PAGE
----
We do not need the IS “Canon Hybrid Image Stabilization Technology” because you should always use a tripod if doing macro photography. So we did not acquire the EF 100mm f/2.8L Macro IS USM

  • Recently we acquired the EF 180mm f/3.5L Macro USM since my Nikon 200 tele-macro is over 15 years old and hence has no auto-focus. When photographing with wildlife there is not normally time to focus manually.
Canon 180 mm Tele Macro

Canon EF 180mm f/3.5L Macro USM

 

These three macro lenses cover about everything we would ever need for photographing insects, seeds, and details on anything else.

Telephoto lenses

The high cost of super telephoto lenses has kept me from purchasing any telephoto lens beyond the 100-400mm zoom lens that is good for basic wildlife at a fair price. There is no 200-500mm zoom lens (Sigma makes a zoom that goes up to 500mm). Downside of Sigma lenses is that they are slow to focus. I would never even consider a Tamron or other brand of after-market lens. The lens quality is what made Leica cameras the best in the world for many decades. Canon lenses are acceptable, though I will admit I am spoiled by Zeiss lenses for Hasselblad and Leitz lenses for Leica.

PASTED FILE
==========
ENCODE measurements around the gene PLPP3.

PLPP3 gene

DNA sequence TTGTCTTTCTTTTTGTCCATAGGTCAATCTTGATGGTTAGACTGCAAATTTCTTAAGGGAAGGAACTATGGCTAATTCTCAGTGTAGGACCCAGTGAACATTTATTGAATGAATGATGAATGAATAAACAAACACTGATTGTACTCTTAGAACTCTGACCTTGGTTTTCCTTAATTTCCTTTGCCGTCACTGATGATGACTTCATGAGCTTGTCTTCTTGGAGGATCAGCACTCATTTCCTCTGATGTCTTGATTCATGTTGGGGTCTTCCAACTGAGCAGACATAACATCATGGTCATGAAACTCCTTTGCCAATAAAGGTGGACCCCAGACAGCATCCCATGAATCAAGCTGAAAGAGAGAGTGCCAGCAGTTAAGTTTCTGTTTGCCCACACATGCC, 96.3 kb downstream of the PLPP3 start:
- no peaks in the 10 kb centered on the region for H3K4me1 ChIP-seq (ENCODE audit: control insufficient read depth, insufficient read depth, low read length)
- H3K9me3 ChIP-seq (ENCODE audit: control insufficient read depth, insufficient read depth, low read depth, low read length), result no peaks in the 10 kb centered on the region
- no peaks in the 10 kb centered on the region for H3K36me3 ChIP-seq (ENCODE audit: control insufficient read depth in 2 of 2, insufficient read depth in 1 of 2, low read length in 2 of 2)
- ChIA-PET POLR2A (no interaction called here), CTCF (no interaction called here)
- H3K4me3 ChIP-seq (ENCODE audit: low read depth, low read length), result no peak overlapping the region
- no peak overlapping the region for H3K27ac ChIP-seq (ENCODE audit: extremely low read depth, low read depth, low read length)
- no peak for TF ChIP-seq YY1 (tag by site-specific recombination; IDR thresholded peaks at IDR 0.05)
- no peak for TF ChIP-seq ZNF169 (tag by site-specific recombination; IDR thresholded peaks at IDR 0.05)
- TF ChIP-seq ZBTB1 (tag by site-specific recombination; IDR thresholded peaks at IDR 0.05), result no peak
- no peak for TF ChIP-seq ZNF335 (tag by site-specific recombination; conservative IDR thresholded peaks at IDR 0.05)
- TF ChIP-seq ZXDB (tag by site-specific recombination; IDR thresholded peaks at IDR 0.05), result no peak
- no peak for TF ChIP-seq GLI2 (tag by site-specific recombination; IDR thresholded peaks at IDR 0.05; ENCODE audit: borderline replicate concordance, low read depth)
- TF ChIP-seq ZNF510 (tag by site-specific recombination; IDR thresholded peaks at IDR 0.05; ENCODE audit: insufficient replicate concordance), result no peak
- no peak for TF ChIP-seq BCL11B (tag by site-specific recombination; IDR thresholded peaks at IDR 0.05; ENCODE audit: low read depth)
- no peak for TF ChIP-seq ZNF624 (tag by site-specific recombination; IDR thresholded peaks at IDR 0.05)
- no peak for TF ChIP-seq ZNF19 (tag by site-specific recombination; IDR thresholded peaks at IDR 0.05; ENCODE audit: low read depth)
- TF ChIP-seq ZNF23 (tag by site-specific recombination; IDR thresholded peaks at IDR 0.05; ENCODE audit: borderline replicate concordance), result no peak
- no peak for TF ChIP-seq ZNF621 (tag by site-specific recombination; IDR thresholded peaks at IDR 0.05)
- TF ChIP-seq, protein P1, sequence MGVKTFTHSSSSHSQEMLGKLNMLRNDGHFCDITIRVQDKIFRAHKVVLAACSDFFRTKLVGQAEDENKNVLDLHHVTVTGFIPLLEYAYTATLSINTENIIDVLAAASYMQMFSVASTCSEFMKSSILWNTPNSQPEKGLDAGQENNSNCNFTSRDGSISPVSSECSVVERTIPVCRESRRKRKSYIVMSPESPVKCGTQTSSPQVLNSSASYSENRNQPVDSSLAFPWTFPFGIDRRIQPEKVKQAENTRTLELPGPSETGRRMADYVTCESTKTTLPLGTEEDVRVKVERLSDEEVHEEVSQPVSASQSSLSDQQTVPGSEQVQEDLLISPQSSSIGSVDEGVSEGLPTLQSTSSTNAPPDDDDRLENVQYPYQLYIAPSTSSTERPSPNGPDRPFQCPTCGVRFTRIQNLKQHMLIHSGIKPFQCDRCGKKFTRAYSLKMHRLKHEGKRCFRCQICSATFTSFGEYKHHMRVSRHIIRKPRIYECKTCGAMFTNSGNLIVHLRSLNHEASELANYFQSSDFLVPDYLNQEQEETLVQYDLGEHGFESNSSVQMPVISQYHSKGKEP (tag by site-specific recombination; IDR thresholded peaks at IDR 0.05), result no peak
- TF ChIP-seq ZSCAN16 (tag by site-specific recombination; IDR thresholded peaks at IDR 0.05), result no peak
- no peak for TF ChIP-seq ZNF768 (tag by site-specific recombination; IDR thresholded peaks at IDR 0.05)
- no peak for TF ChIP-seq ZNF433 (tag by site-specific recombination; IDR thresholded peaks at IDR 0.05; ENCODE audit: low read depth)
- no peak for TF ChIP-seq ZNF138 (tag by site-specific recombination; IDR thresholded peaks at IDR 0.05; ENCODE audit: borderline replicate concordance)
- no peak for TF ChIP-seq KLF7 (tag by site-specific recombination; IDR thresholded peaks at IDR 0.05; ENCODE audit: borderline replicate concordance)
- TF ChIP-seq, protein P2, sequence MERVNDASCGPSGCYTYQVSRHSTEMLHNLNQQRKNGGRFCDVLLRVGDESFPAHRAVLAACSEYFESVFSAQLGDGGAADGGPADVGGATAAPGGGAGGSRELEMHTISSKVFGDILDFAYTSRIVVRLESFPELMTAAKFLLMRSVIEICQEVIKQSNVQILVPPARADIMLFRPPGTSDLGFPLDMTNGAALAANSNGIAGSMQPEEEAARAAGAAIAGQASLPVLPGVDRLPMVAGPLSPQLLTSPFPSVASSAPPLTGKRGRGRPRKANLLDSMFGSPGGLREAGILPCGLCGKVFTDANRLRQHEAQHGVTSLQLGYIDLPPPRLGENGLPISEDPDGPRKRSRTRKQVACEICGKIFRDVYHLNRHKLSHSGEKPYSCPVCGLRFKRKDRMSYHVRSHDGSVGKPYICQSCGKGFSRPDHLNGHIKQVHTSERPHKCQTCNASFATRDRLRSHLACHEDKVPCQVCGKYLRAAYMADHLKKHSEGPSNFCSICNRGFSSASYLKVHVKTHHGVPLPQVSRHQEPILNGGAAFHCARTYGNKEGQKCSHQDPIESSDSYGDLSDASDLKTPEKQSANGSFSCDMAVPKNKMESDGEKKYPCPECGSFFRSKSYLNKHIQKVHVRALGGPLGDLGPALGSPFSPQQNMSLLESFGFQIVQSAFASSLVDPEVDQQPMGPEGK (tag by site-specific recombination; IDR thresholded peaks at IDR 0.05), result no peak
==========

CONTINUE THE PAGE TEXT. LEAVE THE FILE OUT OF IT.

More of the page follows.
If you are photographing in a zoo, or in a nature park, the water birds are probably more accustomed to visitors. But out in the wild, out in the actual rain forest, the water birds fly away once they see you coming in their direction. And in a boat you don’t have a means to use a tripod. The image stabilizer is some help, but not enough. Once the bird is in flight all you can get is a pretty snapshot.

So a Canon EF 500mm f/4L IS USM or EF 600mm f/4L IS USM lens would be better for water birds. The Canon EF 800mm f/5.6L IS USM lens would allow you to shoot from further away, before the bird gets spooked. But for the smaller birds, you would not see them at this distance. Plus the telephoto is about $12,000, or more, by the time you buy the extras. As a non-profit institute we can’t afford a twelve thousand dollar lens.

What else would we be tempted with from Canon ?

EF-S 10-22mm f/3.5-4.5 USM offers close-focusing to 9.5 inches which means you can fill the screen with an object 3.6 x 5.4 inches. I would be interested in seeing the wide-angle effect. In real life this is a 16-35mm zoom for Digital Rebel or any Canon camera that does not have a full frame sensor. The EF 16-35mm f/2.8L II USM is essentially the same lens, simply marketed for full-frame sensor (and twice the price of the other model). But this lacks close focusing: only .92 feet or 28 cm.